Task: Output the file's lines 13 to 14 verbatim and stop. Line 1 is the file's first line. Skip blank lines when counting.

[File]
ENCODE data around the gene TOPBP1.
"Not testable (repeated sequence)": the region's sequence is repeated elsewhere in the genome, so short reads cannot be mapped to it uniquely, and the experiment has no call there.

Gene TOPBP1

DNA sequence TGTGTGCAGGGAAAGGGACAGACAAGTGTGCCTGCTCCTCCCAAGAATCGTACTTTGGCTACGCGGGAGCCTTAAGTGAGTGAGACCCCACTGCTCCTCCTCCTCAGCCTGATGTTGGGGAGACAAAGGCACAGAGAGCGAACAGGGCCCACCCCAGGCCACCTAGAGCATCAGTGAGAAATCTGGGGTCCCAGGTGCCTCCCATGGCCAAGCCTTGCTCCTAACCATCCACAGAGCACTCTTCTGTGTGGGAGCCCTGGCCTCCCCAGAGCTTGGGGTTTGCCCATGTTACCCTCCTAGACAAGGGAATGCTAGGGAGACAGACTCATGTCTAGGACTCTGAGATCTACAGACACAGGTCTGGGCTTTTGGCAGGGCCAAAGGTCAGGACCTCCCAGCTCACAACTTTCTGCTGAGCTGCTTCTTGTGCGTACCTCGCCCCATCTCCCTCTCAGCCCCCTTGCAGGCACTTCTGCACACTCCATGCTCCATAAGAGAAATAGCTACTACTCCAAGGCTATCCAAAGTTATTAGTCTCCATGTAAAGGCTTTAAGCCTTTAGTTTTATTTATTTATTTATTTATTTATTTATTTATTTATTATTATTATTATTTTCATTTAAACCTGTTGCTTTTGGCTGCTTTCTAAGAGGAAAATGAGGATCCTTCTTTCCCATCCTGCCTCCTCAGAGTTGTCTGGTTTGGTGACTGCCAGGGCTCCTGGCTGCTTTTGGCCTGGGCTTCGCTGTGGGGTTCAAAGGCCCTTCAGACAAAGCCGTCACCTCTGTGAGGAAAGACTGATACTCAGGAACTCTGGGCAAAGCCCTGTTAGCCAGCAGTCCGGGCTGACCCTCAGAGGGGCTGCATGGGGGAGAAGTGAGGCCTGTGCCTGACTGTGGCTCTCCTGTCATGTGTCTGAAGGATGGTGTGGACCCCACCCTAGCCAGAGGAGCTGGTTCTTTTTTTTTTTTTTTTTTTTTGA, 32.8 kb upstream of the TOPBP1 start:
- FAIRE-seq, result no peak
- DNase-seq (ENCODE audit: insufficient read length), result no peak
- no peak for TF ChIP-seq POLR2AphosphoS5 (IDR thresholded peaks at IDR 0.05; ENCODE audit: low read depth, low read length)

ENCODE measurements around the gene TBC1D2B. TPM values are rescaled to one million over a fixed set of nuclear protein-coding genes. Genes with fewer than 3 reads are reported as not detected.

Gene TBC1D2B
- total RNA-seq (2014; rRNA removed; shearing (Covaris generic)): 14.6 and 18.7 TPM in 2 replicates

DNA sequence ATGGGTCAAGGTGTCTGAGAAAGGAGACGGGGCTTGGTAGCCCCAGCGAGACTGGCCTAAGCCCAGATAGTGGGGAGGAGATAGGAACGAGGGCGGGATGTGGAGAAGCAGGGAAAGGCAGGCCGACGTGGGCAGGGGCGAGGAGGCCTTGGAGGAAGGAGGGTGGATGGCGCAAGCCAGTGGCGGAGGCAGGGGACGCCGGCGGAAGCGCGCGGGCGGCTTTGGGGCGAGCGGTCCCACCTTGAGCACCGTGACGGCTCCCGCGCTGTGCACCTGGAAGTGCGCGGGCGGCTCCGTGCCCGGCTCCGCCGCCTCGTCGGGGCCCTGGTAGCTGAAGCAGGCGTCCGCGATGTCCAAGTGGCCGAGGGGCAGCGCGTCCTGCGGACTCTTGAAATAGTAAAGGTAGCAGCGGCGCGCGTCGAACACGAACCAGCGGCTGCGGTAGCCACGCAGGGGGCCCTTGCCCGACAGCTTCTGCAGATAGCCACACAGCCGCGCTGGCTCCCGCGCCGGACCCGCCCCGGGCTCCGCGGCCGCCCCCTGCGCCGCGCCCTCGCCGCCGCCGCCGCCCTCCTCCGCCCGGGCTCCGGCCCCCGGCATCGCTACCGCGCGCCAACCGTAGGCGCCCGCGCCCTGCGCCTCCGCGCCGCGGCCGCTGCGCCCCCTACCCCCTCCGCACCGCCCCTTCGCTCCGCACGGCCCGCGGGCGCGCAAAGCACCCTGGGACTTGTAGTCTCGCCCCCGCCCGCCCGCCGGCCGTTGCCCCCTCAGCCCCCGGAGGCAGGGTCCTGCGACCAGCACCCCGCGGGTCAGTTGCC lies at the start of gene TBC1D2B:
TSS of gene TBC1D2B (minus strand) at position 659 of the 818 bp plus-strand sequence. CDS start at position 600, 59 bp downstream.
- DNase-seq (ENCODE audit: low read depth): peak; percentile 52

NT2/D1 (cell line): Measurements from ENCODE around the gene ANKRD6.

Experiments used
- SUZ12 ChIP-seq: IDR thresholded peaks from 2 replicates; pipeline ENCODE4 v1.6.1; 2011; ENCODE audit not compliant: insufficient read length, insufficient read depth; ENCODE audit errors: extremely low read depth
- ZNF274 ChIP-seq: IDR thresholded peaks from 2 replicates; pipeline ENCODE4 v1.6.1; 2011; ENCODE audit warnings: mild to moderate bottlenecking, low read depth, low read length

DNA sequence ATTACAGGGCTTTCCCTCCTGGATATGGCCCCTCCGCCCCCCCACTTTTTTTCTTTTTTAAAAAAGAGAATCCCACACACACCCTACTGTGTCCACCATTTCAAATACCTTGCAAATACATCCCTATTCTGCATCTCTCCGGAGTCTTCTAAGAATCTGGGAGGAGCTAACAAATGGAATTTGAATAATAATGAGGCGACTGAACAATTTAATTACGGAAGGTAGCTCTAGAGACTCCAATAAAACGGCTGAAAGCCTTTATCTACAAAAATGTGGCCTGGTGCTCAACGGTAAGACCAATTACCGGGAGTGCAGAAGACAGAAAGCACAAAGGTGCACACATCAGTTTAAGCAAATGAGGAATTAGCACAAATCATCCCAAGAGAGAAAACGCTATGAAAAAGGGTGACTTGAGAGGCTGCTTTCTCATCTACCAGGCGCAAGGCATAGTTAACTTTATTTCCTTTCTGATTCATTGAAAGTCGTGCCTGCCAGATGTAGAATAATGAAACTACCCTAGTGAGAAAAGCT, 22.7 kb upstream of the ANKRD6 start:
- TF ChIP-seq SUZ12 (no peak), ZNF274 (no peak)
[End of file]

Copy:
- DNase-seq (ENCODE audit: low read depth): peak; percentile 52

NT2/D1 (cell line): Measurements from ENCODE around the gene ANKRD6.